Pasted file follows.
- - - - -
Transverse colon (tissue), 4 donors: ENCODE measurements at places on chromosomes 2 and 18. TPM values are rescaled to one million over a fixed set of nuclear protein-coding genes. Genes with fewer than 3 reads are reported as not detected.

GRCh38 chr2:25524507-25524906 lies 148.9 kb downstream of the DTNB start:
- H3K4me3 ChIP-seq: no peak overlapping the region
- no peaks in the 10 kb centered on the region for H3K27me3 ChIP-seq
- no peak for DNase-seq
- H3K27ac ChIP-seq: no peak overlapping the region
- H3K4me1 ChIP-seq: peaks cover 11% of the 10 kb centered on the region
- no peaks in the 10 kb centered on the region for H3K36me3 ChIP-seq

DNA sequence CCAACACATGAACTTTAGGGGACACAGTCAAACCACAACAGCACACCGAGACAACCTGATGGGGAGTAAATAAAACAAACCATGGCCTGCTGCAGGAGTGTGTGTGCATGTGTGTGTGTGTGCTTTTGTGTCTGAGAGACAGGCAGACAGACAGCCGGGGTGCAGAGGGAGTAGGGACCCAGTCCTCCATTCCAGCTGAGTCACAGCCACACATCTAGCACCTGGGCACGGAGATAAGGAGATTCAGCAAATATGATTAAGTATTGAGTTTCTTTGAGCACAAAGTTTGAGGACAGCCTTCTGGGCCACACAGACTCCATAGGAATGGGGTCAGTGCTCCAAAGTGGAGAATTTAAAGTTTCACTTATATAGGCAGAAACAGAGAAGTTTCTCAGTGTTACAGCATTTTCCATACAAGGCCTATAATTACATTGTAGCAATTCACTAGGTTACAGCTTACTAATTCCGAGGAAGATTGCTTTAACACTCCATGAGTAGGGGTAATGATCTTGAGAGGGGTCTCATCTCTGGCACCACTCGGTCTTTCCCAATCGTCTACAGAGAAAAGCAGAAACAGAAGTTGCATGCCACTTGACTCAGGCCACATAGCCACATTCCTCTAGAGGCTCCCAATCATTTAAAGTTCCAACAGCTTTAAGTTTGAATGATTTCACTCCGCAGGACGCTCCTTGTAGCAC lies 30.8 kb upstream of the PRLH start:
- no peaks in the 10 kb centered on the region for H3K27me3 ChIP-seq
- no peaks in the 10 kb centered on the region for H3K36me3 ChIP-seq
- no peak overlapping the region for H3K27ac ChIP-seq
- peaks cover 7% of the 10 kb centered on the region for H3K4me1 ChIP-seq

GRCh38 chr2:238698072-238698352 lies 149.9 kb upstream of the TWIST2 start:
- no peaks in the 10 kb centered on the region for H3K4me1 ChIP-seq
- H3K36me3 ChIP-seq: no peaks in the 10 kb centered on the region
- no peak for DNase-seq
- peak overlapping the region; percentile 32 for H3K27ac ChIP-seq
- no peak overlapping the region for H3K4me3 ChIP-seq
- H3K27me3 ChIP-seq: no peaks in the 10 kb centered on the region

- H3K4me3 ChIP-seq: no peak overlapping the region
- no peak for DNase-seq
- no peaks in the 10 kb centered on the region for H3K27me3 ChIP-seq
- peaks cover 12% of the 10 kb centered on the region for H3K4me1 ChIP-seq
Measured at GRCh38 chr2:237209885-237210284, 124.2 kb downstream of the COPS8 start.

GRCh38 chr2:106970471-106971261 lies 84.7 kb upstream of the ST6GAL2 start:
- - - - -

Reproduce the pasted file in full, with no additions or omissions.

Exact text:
Transverse colon (tissue), 4 donors: ENCODE measurements at places on chromosomes 2 and 18. TPM values are rescaled to one million over a fixed set of nuclear protein-coding genes. Genes with fewer than 3 reads are reported as not detected.

GRCh38 chr2:25524507-25524906 lies 148.9 kb downstream of the DTNB start:
- H3K4me3 ChIP-seq: no peak overlapping the region
- no peaks in the 10 kb centered on the region for H3K27me3 ChIP-seq
- no peak for DNase-seq
- H3K27ac ChIP-seq: no peak overlapping the region
- H3K4me1 ChIP-seq: peaks cover 11% of the 10 kb centered on the region
- no peaks in the 10 kb centered on the region for H3K36me3 ChIP-seq

DNA sequence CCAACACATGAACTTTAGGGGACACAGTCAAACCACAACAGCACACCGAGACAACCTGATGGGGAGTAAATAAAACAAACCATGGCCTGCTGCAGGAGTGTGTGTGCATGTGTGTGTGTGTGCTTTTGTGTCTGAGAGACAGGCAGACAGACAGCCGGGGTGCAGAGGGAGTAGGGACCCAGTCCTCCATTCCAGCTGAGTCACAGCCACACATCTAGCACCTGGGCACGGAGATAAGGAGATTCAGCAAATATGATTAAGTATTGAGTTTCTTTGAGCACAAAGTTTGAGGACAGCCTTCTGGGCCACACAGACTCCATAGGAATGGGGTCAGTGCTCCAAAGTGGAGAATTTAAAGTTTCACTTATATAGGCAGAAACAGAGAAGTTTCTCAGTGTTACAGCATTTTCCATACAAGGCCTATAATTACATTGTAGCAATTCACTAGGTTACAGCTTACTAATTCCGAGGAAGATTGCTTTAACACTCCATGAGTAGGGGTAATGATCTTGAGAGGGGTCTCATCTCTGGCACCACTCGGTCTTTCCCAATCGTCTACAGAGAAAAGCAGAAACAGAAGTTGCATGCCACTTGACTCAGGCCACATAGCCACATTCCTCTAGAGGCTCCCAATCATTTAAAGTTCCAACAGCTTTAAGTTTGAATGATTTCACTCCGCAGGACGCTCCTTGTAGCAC lies 30.8 kb upstream of the PRLH start:
- no peaks in the 10 kb centered on the region for H3K27me3 ChIP-seq
- no peaks in the 10 kb centered on the region for H3K36me3 ChIP-seq
- no peak overlapping the region for H3K27ac ChIP-seq
- peaks cover 7% of the 10 kb centered on the region for H3K4me1 ChIP-seq

GRCh38 chr2:238698072-238698352 lies 149.9 kb upstream of the TWIST2 start:
- no peaks in the 10 kb centered on the region for H3K4me1 ChIP-seq
- H3K36me3 ChIP-seq: no peaks in the 10 kb centered on the region
- no peak for DNase-seq
- peak overlapping the region; percentile 32 for H3K27ac ChIP-seq
- no peak overlapping the region for H3K4me3 ChIP-seq
- H3K27me3 ChIP-seq: no peaks in the 10 kb centered on the region

- H3K4me3 ChIP-seq: no peak overlapping the region
- no peak for DNase-seq
- no peaks in the 10 kb centered on the region for H3K27me3 ChIP-seq
- peaks cover 12% of the 10 kb centered on the region for H3K4me1 ChIP-seq
Measured at GRCh38 chr2:237209885-237210284, 124.2 kb downstream of the COPS8 start.

GRCh38 chr2:106970471-106971261 lies 84.7 kb upstream of the ST6GAL2 start: